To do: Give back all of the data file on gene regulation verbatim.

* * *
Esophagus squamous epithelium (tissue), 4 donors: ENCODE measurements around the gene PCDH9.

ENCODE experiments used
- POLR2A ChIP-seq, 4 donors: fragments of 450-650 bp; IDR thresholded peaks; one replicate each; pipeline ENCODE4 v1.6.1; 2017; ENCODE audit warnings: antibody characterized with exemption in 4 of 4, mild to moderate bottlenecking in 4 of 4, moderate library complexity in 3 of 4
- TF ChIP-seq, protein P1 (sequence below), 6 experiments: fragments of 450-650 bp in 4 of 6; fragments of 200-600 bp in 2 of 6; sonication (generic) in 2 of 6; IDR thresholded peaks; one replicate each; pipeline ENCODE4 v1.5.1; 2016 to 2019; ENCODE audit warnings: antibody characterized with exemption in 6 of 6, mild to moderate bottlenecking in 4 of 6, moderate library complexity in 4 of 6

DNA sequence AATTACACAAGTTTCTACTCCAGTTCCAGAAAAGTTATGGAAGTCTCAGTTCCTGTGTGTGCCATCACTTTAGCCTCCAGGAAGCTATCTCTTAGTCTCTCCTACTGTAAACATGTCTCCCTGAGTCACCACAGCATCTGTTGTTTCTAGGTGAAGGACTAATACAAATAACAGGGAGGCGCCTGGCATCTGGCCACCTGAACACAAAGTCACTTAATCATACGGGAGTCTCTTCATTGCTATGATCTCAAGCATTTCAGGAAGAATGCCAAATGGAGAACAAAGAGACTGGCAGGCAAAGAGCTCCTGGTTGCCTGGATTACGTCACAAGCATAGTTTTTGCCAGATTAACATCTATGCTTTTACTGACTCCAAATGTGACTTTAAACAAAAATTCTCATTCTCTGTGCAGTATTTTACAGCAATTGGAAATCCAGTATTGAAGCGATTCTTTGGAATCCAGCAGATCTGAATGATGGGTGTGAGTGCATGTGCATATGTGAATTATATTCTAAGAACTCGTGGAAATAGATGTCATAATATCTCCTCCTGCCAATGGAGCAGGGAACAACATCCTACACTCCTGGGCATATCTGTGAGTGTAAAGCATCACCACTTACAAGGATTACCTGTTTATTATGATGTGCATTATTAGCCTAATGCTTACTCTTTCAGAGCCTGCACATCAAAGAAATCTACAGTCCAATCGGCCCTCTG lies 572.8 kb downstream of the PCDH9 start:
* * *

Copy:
Esophagus squamous epithelium (tissue), 4 donors: ENCODE measurements around the gene PCDH9.

ENCODE experiments used
- POLR2A ChIP-seq, 4 donors: fragments of 450-650 bp; IDR thresholded peaks; one replicate each; pipeline ENCODE4 v1.6.1; 2017; ENCODE audit warnings: antibody characterized with exemption in 4 of 4, mild to moderate bottlenecking in 4 of 4, moderate library complexity in 3 of 4
- TF ChIP-seq, protein P1 (sequence below), 6 experiments: fragments of 450-650 bp in 4 of 6; fragments of 200-600 bp in 2 of 6; sonication (generic) in 2 of 6; IDR thresholded peaks; one replicate each; pipeline ENCODE4 v1.5.1; 2016 to 2019; ENCODE audit warnings: antibody characterized with exemption in 6 of 6, mild to moderate bottlenecking in 4 of 6, moderate library complexity in 4 of 6

DNA sequence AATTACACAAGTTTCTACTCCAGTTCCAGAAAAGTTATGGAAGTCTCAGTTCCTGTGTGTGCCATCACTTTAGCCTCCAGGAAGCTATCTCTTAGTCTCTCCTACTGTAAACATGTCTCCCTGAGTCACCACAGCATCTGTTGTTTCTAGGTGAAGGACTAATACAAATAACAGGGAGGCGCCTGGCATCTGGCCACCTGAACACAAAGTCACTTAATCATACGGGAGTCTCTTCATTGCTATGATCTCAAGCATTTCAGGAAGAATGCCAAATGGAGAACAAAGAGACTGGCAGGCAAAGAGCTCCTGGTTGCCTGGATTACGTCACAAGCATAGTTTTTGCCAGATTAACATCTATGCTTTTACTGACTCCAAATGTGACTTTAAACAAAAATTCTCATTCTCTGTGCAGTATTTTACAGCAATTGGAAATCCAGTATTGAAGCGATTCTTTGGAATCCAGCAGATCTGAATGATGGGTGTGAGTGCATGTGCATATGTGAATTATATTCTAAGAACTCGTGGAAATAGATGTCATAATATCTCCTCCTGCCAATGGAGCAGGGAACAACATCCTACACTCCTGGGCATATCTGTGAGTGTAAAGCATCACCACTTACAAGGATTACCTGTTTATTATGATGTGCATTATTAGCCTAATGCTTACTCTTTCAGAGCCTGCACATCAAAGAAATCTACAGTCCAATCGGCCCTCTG lies 572.8 kb downstream of the PCDH9 start: